The final results are:
Labour 14,718 42.1%
Lib Dem 11,160 31.9%
Conservative 4,481 12.8%
UKIP 2,029 5.8%
BNP 1,560 4.5%
Others 958 2.8%
So Labour has a majority of 3,558 and just over 10%.
First of all, congratulations to Debbie Abrahams who will be delighted to be the latest addition to the House of Commons. She fought a good campaign (certainly compared to her predecessor) and deserves credit for it.
There is something for everyone in this result.
Labour will (rightly) claim that it is a decent victory for them increasing their vote share by over 10% on the May 2010 general election result. Debbie Abrahams even gained 534 more votes than Phil Woolas did last year (14,718 vs 14,186) despite the fact that the turnout was only 48% (vs 61.2% last May).
The Lib Dems will (rightly) claim that their vote held up well under the circumstances. They even ended up 0.3% higher than their general election performance. Given the national situation and some national opinion polls having them down in single figure percentage points this is a creditable result and will give Nick Clegg some comfort that the Lib Dem vote has not collapsed as many commentators predicted and Lib Dem activists feared.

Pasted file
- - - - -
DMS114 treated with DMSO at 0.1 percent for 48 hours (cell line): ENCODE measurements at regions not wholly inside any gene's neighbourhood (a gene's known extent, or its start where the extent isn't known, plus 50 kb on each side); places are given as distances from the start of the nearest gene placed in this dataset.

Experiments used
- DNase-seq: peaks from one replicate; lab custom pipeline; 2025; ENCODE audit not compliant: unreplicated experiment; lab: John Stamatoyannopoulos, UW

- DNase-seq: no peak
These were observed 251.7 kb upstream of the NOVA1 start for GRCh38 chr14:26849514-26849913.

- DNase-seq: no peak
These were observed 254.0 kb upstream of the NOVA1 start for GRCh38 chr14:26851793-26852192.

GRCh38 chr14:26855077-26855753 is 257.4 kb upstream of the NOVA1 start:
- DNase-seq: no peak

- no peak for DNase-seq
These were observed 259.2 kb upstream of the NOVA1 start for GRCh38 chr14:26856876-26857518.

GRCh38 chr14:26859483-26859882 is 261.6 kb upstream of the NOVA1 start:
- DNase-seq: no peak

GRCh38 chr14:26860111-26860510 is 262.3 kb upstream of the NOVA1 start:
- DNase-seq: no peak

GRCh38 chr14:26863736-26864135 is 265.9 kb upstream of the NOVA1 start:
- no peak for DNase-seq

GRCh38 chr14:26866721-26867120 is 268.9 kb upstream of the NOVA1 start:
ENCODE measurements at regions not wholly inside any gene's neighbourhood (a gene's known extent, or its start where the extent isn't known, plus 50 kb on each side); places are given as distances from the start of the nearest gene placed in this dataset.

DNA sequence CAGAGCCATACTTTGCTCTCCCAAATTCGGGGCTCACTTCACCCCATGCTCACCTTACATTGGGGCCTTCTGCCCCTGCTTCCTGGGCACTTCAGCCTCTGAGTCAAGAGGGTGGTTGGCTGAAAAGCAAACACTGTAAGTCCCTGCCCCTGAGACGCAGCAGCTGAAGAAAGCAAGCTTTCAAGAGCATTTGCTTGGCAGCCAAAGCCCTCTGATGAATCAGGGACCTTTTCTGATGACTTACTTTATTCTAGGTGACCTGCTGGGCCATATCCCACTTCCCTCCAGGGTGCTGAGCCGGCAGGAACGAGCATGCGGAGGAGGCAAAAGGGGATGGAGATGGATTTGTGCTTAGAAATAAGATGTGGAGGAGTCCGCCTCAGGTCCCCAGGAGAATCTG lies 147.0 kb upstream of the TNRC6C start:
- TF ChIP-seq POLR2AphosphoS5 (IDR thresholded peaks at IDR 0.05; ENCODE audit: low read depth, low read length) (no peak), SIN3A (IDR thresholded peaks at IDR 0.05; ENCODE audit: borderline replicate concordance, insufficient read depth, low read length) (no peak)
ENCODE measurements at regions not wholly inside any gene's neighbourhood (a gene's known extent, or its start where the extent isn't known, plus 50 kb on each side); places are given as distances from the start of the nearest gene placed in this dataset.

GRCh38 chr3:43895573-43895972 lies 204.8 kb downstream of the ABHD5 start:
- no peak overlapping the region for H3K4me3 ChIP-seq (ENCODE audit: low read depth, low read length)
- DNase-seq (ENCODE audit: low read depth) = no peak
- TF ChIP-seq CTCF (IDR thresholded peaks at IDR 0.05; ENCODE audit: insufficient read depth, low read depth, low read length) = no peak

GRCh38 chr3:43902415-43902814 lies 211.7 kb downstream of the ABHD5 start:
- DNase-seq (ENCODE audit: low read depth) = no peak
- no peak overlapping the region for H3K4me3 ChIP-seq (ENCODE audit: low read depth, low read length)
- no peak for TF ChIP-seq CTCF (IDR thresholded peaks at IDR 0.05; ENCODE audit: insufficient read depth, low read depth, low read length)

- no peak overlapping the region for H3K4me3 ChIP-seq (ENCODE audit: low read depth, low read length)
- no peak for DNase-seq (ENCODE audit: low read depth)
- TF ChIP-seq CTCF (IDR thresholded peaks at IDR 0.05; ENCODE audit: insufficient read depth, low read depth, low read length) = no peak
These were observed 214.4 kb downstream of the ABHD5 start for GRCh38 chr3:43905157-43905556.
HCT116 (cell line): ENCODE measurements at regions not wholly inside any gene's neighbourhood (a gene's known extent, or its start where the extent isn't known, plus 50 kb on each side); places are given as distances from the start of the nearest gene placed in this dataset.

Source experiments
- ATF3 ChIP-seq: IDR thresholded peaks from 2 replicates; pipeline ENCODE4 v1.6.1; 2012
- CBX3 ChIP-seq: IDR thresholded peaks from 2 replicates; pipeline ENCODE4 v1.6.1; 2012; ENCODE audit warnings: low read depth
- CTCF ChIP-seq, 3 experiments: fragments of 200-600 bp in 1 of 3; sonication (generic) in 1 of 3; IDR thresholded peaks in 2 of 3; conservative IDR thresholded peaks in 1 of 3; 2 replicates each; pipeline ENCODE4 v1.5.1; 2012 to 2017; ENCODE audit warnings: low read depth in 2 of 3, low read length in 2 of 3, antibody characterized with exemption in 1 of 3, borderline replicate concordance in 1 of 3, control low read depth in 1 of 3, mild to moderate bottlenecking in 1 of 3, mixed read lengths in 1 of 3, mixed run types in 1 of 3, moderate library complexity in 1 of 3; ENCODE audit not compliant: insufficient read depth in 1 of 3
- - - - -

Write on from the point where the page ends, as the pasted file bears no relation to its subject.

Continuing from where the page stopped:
Despite a poor result the Conservatives will (rightly) point out that having come third at the general election, their vote was always going to be squeezed mercilessly and there was doubtless some tactical voting going on. Secretly David Cameron will be pleased that the Lib Dems managed to hold their own even if it was at the expense of his own party. The last thing he wanted was for his government to be threatened by a Lib Dem wobble triggered by this result. As things stand that is now unlikely.
And even UKIP can (rightly) point to a decent increase in its votes.
All in all it there are positives for just about everyone. Oh, except the BNP who (rightly) lost votes and vote share.